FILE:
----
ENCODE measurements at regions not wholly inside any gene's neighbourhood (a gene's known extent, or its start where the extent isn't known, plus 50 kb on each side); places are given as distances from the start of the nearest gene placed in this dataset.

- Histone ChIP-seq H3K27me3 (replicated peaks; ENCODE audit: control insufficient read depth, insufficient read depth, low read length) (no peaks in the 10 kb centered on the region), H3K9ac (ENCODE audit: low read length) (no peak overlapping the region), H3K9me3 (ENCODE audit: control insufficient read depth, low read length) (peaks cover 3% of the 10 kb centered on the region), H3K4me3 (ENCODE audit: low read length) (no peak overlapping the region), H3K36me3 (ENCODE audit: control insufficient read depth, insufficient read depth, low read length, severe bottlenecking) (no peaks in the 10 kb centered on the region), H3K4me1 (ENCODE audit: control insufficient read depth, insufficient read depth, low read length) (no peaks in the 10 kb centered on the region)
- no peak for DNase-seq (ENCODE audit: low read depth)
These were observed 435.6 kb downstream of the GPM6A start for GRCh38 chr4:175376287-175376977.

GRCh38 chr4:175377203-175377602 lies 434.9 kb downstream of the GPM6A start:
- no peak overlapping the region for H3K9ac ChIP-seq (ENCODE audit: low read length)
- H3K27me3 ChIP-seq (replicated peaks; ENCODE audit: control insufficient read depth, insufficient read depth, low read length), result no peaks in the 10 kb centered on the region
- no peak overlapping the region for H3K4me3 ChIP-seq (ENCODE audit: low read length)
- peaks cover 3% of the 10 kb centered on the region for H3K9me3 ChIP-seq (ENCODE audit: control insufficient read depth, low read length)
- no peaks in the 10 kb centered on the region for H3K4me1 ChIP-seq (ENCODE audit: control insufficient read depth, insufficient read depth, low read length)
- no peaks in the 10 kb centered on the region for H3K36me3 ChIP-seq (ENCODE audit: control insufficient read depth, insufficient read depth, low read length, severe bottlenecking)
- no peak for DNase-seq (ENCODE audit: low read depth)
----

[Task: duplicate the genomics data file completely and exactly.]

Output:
ENCODE measurements at regions not wholly inside any gene's neighbourhood (a gene's known extent, or its start where the extent isn't known, plus 50 kb on each side); places are given as distances from the start of the nearest gene placed in this dataset.

- Histone ChIP-seq H3K27me3 (replicated peaks; ENCODE audit: control insufficient read depth, insufficient read depth, low read length) (no peaks in the 10 kb centered on the region), H3K9ac (ENCODE audit: low read length) (no peak overlapping the region), H3K9me3 (ENCODE audit: control insufficient read depth, low read length) (peaks cover 3% of the 10 kb centered on the region), H3K4me3 (ENCODE audit: low read length) (no peak overlapping the region), H3K36me3 (ENCODE audit: control insufficient read depth, insufficient read depth, low read length, severe bottlenecking) (no peaks in the 10 kb centered on the region), H3K4me1 (ENCODE audit: control insufficient read depth, insufficient read depth, low read length) (no peaks in the 10 kb centered on the region)
- no peak for DNase-seq (ENCODE audit: low read depth)
These were observed 435.6 kb downstream of the GPM6A start for GRCh38 chr4:175376287-175376977.

GRCh38 chr4:175377203-175377602 lies 434.9 kb downstream of the GPM6A start:
- no peak overlapping the region for H3K9ac ChIP-seq (ENCODE audit: low read length)
- H3K27me3 ChIP-seq (replicated peaks; ENCODE audit: control insufficient read depth, insufficient read depth, low read length), result no peaks in the 10 kb centered on the region
- no peak overlapping the region for H3K4me3 ChIP-seq (ENCODE audit: low read length)
- peaks cover 3% of the 10 kb centered on the region for H3K9me3 ChIP-seq (ENCODE audit: control insufficient read depth, low read length)
- no peaks in the 10 kb centered on the region for H3K4me1 ChIP-seq (ENCODE audit: control insufficient read depth, insufficient read depth, low read length)
- no peaks in the 10 kb centered on the region for H3K36me3 ChIP-seq (ENCODE audit: control insufficient read depth, insufficient read depth, low read length, severe bottlenecking)
- no peak for DNase-seq (ENCODE audit: low read depth)